Now that the LACP Introduction to Photo Book Design workshop is complete,  a few closing thoughts. First, this was an intense workshop, a ton of information to pass along in conjunction with those attending heavily engaged in developing their rough book dummy. I will admit that there were a couple of items on the agenda that in retrospect that I did not dive into deep enough. Since I know that I will be leading this workshop again (see below), I am making some notes and slight adjustments to the outline.

It appears from the workshop feedback for my surprise limited edition hand made book that we self-published at the start of the workshop (members holding their editions, photo above), did have the impact that I had hoped for. Making this book energized the workshop as to the potential for self-publishing and took away some of the mystery of book publishing. Nice. Also raised the bar for producing this booklet in future workshop!

The one week break between the workshop sessions had a big impact on those attending to return home really dig into the development of their book dummies. The resulting dummies that were shared on the start of the second session were amazing and the energy each person brought back to the class was very contagious. The book dummy’s were as varied and diverse as those attending the workshop. The photographs below are of the participants who completed their rough book dummy, a big step forward for each.

By the way, did I mention that I was equally inspired to create my first dummy for my Middle Ground project? I brought it to the workshop and shared it with the group after everyone had an opportunity to have their dummy’s critiqued. I enjoyed my feedback as well and I will be posting more about this dummy and project in the weeks and months to come ;- )

Some really good news? I will be repeating this workshop with LACP next Fall, probably in early October and a second one-day LACP workshop is now in the works: Marketing Your Photobook. As advance notice the Marketing workshop is being planned for Saturday, July 22nd at the LACP facilities in Los Angeles and more information to follow soon!

Cheers

LACP Introduction to Photo Book Design workshop144831-01_Gerhard_Clausing

LACP Introduction to Photo Book Design workshop_144845-01_Safi_Shabaik

LACP Introduction to Photo Book Design workshop_144902-01_Christine_Riedell

LACP Introduction to Photo Book Design workshop_144916-01_Hannah_Kozak

LACP Introduction to Photo Book Design workshop 144929-01_Tomas_Gasper

April 11, 2017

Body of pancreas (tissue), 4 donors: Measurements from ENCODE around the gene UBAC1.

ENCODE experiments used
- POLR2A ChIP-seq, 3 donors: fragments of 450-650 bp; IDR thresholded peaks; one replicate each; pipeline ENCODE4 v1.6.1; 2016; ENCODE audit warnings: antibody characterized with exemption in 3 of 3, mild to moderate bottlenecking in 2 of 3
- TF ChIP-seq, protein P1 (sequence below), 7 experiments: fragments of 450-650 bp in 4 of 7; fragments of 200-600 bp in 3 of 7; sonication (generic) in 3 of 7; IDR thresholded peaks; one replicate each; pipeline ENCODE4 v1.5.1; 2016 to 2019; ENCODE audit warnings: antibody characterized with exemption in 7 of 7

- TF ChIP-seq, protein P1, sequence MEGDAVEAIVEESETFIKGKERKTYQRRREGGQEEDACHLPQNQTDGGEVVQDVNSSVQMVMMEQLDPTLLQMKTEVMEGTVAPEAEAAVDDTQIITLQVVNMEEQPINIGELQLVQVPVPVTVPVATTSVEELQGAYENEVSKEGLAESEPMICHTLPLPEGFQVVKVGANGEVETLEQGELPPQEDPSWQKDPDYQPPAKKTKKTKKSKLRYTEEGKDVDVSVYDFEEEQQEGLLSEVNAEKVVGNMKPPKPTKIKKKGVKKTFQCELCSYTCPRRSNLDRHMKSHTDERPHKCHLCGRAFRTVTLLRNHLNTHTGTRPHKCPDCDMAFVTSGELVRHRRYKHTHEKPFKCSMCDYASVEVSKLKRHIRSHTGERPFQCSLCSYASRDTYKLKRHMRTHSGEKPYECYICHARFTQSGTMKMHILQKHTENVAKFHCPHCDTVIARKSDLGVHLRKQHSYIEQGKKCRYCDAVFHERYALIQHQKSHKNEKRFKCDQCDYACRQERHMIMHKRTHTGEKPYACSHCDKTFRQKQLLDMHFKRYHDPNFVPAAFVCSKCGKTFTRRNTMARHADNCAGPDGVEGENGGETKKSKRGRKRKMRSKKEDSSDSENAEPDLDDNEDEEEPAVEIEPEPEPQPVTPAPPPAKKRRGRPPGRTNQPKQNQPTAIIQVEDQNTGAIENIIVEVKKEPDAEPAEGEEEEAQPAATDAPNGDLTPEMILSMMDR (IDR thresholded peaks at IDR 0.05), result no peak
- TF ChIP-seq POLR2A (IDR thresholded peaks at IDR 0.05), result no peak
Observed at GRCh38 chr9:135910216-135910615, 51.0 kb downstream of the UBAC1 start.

International Book Competition, Book Design Workshop & publishing a new book – oh my!

Marisa Caichioio - photobook competition judges Douglas Stockdale - Sarah Hadley - Chris Davies_1000px

Douglas Stockdale, Sarah Hadley & Chris Davies photo 2017 copyright by Marissa Caichiolo

It was starting to look like April was going to be a busy month, I just had no idea HOW busy.  I have already been one of the jurist for the International Photo Book Competition and I just published our results on The PhotoBook journal. The next phase  of this competition award is that I will be providing two curatorial talks during Photobook Independent in two weeks. The talks will not require as much planning as I did for the recent book workshop, which is okay, because I really need the time to prepare everything for the launch of Bluewater Shore. Meanwhile I have a couple more book reviews to complete for two of the winning photobooks, as I already had published two reviews of the books that selected for awards. I would like to complete these other two reviews before Photo Independent, adding to my work load. Like I said, April is turning into a very, very busy month ;- )

Right now I also need to get ready to go on-press at Dual Graphics (Brea) tomorrow for the printing of Bluewater Shore. I am expecting to finalize the exterior colors for the cover, go to print and then I will report about my experience about being on-press later this week. Cool! Then I need to update my earlier post about the ability to pre-order this book with an accurate image of the published book. Probably send out another round of newsletter updates on this photobook as well.

The Introduction to Photo Book Design workshop is now complete but a little more about this in the next couple of days.

Cheers!